Climate Change: Six Months to COP27 – what progress has been made since Glasgow?

By Gemma Regniez

Just over six months ago the UK’s attention was, for a couple of weeks at least, focused on climate change, Glasgow, and the international Conference of the Parties, or COP as it has become known. It felt like a big deal. It was the first global face to face conference post COVID and politically for post Brexit Britain an opportunity to show that we were still an important part of the international community.

But what did it achieve and what progress has been made since with six months to go to the next COP in Sharm El Sheikh? The uncomfortable truth is that nowhere near enough has been done and the threat to our way of life is real and present. From food security to loss of biodiversity, the challenges are clear but strong leadership is still needed in this space.

Currently, the world is heading towards more than doubling the 1.5 Celsius goal of the Paris Agreement by the end of the century. In 2014 the Intergovernmental Panel on Climate Change (IPCC) set out several scenarios based on various temperature rises. The Carbon Brief (2014) summarised them as follows:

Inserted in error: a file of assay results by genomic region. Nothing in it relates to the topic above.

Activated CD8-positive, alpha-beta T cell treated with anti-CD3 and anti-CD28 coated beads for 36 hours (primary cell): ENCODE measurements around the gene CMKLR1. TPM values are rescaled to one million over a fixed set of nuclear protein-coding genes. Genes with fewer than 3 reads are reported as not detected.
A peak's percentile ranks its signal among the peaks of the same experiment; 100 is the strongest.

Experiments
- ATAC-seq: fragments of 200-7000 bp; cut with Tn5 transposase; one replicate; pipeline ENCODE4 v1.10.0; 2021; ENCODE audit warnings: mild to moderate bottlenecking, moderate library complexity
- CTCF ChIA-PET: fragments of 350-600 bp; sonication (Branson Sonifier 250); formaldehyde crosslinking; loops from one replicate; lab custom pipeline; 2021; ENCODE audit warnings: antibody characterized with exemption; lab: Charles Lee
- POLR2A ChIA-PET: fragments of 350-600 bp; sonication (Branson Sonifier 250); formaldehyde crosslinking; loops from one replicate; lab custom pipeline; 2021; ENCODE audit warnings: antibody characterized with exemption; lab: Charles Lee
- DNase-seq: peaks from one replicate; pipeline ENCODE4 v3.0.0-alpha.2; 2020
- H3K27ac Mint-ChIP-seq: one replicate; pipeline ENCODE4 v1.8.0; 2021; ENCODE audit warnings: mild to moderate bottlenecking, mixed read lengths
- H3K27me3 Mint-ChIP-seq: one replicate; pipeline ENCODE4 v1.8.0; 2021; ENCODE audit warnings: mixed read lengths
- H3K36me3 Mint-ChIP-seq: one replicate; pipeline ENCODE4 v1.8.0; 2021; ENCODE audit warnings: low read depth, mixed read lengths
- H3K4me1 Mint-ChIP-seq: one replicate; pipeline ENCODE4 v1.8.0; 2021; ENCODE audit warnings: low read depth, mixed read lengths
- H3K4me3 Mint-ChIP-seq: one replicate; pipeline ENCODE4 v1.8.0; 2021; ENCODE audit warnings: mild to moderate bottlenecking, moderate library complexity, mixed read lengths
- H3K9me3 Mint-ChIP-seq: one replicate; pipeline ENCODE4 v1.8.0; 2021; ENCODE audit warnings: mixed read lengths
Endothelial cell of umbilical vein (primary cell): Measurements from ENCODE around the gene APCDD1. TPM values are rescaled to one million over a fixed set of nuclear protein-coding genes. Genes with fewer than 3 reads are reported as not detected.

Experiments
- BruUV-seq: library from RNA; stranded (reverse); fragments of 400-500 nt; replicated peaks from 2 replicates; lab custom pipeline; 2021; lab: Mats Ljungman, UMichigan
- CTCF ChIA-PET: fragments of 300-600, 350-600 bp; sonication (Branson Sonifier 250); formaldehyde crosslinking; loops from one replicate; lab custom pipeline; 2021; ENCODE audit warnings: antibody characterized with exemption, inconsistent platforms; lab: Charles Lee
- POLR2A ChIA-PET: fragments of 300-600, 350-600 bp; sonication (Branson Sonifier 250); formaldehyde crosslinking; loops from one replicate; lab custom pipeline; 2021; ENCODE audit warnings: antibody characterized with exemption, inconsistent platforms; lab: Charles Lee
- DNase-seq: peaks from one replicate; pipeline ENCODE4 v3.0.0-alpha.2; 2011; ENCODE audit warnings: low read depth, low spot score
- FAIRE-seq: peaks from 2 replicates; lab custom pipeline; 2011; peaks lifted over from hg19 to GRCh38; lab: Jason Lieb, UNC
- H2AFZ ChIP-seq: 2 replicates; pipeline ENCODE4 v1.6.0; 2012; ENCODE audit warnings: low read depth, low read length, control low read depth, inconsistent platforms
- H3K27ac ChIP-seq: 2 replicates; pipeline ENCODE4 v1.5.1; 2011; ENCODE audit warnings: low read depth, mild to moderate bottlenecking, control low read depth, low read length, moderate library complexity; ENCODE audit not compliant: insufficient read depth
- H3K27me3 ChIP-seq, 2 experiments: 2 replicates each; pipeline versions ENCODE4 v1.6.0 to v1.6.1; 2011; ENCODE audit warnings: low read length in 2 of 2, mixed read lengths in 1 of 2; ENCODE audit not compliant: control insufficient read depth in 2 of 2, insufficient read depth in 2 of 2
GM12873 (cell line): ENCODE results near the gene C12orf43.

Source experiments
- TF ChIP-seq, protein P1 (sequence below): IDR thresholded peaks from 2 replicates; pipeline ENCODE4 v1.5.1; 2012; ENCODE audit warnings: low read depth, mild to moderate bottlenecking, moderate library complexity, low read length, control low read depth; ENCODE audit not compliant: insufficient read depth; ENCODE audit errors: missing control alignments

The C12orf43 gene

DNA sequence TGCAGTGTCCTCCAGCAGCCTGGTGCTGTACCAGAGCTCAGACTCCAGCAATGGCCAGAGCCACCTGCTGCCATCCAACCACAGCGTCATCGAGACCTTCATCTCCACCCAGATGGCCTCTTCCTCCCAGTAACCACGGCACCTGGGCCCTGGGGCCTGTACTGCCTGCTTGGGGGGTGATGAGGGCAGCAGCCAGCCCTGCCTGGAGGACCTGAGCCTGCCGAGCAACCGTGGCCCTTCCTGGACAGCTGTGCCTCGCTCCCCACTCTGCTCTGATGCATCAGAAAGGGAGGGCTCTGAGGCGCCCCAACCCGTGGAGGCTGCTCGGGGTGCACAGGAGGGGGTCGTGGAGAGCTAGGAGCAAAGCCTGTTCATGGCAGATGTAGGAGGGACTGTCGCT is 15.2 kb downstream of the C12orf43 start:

Photo courtesy of

The focus for COP26 was to put the Paris Agreement (COP21) into action, to drive world leaders to ensure we remain within 1.5 degrees with a particular focus on mitigation, adaptation and financing for the loss and damage incurred from the impacts of climate change.

At the end of COP26 it came down to one thing: the end of the use of coal. The ambition for this was high and it wasn’t 100% successful, with some countries blocking an outright ban of future use. However, an agreement to phase it out was deemed progress and this was the first time in COP history it had managed to remain on the negotiation table.

Alok Sharma, the COP26 President, revisited Glasgow in May this year to highlight progress made since November. He stressed the urgency of countries fulfilling promises made at COP26:

‘Work to deliver on the commitments made here in Glasgow has quietly continued. Yet, we need every nation to pick up the pace”.

What next?

The Bonn Climate Change Conference, running until the 16th of June, has been positioned as the event that will set the tone for what comes in November. The focus continues to be on implementation and driving the agenda for mitigation and adaptation which is of particular importance for the geographical hosts. Announcing the end of her six-year term as UN Climate Change Executive Secretary, Patricia Espinosa has, this week, called on governments not to be deterred by current geopolitical tensions.

“Climate change is not an agenda we can afford to push back on our global schedule. We need decisions and actions now and it is incumbent on all nations to make progress in Bonn.” 

Time is rapidly running out and the message continues to be that there is a stark need to increase momentum. All eyes will be on the world’s nations throughout the next six months to introduce practical policies, laws and programmes that put the Paris Agreement firmly at the centre of decision making in their home countries.

For more information on COP27 visit the website: Cop27 – Homepage

For more information on the results of COP26 visit: